Point of View
By Cait Collins
I do not make detailed character sketches or outlines. That much organization makes me want to go to one of the happy places people tell me about. You know the places where there’s no stress. My writing style is more of dump it in and edit later. Maybe that’s why I often have problems with point of view. I often mix Points Of view (POV) in the same scene.
I’m often asked if I intended the story to be told from an Omniscient Point of View. That might work if I wrote non-fiction or educational material. But I write women’s fiction, plays, screenplays, and memoirs. These genres have definite points of view.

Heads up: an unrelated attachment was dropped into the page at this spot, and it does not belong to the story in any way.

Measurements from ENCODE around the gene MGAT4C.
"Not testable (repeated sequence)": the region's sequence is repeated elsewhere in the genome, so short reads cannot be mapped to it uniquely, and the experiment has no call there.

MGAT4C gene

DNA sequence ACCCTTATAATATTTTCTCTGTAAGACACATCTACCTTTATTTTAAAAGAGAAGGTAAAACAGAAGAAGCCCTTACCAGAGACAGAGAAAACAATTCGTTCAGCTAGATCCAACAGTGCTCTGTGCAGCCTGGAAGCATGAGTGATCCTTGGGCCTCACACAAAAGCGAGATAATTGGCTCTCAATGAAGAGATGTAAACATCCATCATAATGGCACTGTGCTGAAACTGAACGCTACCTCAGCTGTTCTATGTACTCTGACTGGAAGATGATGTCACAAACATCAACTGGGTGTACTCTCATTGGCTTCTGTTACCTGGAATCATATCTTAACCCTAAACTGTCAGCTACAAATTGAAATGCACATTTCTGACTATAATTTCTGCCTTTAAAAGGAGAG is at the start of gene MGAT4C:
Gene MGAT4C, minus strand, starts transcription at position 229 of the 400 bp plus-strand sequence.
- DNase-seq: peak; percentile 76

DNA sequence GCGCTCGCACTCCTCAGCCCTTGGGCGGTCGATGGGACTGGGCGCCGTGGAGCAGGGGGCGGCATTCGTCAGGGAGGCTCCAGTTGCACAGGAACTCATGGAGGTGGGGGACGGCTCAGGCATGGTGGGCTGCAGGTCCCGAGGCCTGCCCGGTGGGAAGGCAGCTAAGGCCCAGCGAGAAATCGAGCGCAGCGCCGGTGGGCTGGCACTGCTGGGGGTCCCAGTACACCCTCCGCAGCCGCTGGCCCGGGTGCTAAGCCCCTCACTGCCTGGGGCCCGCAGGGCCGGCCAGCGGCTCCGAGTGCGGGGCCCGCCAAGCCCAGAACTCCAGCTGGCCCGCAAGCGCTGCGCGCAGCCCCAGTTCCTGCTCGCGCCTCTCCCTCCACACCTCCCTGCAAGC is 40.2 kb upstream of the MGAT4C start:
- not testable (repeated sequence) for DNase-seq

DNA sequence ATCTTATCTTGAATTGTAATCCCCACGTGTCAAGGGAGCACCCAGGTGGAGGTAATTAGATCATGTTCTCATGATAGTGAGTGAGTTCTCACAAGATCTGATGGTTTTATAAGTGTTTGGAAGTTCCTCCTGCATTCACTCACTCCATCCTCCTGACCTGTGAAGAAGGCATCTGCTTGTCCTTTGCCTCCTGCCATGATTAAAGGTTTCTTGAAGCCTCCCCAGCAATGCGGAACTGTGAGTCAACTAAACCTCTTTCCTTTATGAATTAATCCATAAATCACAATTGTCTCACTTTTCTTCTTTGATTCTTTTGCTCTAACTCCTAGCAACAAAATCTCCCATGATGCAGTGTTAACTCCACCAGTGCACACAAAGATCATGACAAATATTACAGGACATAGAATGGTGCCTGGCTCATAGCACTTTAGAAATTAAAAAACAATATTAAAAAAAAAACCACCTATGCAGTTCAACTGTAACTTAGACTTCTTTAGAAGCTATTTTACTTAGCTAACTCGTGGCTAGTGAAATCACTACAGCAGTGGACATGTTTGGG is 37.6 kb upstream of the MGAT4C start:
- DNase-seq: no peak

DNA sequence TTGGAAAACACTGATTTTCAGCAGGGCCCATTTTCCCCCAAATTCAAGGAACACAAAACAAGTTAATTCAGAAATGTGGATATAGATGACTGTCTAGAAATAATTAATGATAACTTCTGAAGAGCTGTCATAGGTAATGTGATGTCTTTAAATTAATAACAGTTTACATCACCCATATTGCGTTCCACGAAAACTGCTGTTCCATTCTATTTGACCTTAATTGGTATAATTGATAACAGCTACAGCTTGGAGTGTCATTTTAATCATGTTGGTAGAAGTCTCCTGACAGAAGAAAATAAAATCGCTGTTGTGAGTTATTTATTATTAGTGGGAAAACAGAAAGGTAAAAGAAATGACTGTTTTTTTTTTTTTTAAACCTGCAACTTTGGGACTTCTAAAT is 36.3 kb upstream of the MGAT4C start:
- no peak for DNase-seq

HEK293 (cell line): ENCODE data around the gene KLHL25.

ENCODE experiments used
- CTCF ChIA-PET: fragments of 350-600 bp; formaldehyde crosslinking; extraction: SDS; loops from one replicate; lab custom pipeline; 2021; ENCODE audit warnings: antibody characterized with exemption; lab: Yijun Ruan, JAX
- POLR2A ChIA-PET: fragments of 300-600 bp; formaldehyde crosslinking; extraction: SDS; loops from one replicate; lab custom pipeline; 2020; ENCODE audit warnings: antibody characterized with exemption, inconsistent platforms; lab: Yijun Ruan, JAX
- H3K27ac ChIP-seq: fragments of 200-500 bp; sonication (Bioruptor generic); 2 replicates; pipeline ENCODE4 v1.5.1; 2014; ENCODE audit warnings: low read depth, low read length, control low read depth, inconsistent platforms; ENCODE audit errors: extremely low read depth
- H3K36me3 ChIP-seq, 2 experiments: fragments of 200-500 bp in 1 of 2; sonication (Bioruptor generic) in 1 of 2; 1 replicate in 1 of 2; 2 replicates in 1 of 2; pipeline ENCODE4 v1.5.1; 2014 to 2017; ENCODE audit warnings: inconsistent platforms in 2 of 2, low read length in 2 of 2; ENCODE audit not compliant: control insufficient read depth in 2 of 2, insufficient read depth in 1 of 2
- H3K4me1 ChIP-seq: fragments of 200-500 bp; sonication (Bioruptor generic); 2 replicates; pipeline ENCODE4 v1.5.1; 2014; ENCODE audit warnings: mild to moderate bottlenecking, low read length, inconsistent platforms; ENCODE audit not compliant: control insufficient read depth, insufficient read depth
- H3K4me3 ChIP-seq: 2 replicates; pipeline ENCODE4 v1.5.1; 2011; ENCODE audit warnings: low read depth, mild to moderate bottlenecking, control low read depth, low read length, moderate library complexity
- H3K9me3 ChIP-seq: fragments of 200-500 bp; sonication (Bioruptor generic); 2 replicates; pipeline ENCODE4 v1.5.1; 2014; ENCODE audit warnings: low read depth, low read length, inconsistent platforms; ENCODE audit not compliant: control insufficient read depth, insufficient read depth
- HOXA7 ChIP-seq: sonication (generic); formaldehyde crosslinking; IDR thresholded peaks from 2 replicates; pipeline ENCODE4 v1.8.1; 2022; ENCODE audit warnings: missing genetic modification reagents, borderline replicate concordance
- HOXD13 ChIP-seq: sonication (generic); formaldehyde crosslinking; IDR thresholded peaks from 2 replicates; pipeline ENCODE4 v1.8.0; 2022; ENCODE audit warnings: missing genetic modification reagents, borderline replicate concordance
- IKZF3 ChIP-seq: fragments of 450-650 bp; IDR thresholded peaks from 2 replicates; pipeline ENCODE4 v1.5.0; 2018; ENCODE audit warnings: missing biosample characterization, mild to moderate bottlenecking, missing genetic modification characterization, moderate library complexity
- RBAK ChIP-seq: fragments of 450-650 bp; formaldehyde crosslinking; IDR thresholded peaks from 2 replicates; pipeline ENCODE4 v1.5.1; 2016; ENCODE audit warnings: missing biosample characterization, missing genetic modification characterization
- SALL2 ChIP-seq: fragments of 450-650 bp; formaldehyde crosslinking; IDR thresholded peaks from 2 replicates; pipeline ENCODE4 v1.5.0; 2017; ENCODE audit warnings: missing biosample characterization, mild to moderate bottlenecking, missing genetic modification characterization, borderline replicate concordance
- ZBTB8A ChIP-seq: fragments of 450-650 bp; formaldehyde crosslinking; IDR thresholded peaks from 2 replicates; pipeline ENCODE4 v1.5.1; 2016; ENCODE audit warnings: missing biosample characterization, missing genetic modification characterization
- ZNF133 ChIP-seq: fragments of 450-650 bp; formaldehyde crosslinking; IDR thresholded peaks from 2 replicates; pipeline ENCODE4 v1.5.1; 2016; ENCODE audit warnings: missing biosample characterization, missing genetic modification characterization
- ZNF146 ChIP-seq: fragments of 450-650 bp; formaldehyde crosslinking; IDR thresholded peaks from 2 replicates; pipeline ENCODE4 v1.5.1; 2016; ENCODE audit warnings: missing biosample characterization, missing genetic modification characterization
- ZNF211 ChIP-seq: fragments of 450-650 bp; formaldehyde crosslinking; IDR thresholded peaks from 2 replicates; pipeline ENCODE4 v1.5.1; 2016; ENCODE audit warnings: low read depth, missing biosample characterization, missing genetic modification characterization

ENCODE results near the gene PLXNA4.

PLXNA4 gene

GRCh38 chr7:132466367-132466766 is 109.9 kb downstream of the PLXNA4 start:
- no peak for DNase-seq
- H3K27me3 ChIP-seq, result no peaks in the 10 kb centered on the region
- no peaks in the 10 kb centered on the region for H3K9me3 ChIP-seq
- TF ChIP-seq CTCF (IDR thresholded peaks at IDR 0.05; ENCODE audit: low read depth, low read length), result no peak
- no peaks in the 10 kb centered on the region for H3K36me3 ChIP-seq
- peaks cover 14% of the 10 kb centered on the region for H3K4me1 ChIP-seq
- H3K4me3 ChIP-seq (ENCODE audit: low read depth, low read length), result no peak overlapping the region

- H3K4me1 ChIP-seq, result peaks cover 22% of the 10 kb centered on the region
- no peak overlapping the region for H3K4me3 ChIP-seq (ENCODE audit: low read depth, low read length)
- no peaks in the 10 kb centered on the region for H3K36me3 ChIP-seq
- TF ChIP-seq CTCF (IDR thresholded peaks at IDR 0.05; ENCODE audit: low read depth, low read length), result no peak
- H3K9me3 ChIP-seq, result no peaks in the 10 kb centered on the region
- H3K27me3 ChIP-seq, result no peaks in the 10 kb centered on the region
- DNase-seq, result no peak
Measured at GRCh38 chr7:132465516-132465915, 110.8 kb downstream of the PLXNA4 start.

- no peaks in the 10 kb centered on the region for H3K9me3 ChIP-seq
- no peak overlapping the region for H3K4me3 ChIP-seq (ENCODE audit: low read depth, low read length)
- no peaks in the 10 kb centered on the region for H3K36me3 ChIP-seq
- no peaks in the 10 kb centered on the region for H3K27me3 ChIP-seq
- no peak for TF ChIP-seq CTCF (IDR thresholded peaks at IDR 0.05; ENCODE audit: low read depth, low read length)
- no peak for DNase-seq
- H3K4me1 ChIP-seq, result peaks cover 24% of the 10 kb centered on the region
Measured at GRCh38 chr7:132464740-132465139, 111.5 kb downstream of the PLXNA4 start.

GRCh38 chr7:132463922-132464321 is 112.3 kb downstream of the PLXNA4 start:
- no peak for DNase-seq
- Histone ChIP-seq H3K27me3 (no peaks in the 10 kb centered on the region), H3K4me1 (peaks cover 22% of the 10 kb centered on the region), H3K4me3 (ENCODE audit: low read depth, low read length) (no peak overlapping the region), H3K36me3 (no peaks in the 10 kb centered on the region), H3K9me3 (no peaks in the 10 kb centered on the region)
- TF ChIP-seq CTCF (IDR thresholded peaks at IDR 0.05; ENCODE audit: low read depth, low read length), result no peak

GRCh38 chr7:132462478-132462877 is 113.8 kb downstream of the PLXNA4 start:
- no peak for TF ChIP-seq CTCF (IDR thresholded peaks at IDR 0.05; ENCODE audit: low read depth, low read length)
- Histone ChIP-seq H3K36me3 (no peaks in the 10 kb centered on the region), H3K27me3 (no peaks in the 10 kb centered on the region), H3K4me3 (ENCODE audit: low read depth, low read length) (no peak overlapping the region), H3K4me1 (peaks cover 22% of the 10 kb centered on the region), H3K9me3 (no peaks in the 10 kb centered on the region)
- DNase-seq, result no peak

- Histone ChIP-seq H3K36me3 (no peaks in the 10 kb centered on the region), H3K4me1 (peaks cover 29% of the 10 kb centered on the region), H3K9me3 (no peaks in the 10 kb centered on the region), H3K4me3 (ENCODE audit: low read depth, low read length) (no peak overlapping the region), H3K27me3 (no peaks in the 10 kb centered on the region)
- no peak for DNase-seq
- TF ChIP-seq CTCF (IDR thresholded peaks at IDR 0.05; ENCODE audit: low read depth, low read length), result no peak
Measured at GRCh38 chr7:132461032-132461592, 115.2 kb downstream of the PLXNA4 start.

For example, the heroine in my current work has returned home after seven years as an actress. She’s found a measure of happiness and fulfillment managing her uncle’s pottery shop. All of a sudden, the past comes crashing in and threatening to destroy her new world. The story is told from three major points of view: the heroine, the hero, and the antagonists. I think I finally have found the way to keep from violating the POV. When I change the actual setting of the story, I start a new chapter with a new speaker and a new POV.